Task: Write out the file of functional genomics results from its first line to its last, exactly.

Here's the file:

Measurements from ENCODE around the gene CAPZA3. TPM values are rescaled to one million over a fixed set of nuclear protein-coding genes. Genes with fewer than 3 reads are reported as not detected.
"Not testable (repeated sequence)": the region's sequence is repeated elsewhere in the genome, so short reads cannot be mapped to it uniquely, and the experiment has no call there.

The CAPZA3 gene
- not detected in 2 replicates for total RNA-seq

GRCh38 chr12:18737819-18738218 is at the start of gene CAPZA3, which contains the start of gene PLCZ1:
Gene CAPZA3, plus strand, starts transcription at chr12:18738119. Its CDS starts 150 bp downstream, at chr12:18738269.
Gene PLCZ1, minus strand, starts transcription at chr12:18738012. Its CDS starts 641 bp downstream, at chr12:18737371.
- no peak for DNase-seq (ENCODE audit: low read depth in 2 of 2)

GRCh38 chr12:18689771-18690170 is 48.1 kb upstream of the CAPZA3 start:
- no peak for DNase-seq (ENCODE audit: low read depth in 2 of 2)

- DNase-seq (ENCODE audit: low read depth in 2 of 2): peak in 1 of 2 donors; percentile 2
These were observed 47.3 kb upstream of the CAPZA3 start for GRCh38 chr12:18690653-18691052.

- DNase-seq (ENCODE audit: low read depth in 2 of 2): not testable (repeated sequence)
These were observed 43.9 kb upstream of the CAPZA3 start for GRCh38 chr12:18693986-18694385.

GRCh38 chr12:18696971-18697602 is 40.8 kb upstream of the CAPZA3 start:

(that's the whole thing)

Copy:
Measurements from ENCODE around the gene CAPZA3. TPM values are rescaled to one million over a fixed set of nuclear protein-coding genes. Genes with fewer than 3 reads are reported as not detected.
"Not testable (repeated sequence)": the region's sequence is repeated elsewhere in the genome, so short reads cannot be mapped to it uniquely, and the experiment has no call there.

The CAPZA3 gene
- not detected in 2 replicates for total RNA-seq

GRCh38 chr12:18737819-18738218 is at the start of gene CAPZA3, which contains the start of gene PLCZ1:
Gene CAPZA3, plus strand, starts transcription at chr12:18738119. Its CDS starts 150 bp downstream, at chr12:18738269.
Gene PLCZ1, minus strand, starts transcription at chr12:18738012. Its CDS starts 641 bp downstream, at chr12:18737371.
- no peak for DNase-seq (ENCODE audit: low read depth in 2 of 2)

GRCh38 chr12:18689771-18690170 is 48.1 kb upstream of the CAPZA3 start:
- no peak for DNase-seq (ENCODE audit: low read depth in 2 of 2)

- DNase-seq (ENCODE audit: low read depth in 2 of 2): peak in 1 of 2 donors; percentile 2
These were observed 47.3 kb upstream of the CAPZA3 start for GRCh38 chr12:18690653-18691052.

- DNase-seq (ENCODE audit: low read depth in 2 of 2): not testable (repeated sequence)
These were observed 43.9 kb upstream of the CAPZA3 start for GRCh38 chr12:18693986-18694385.

GRCh38 chr12:18696971-18697602 is 40.8 kb upstream of the CAPZA3 start: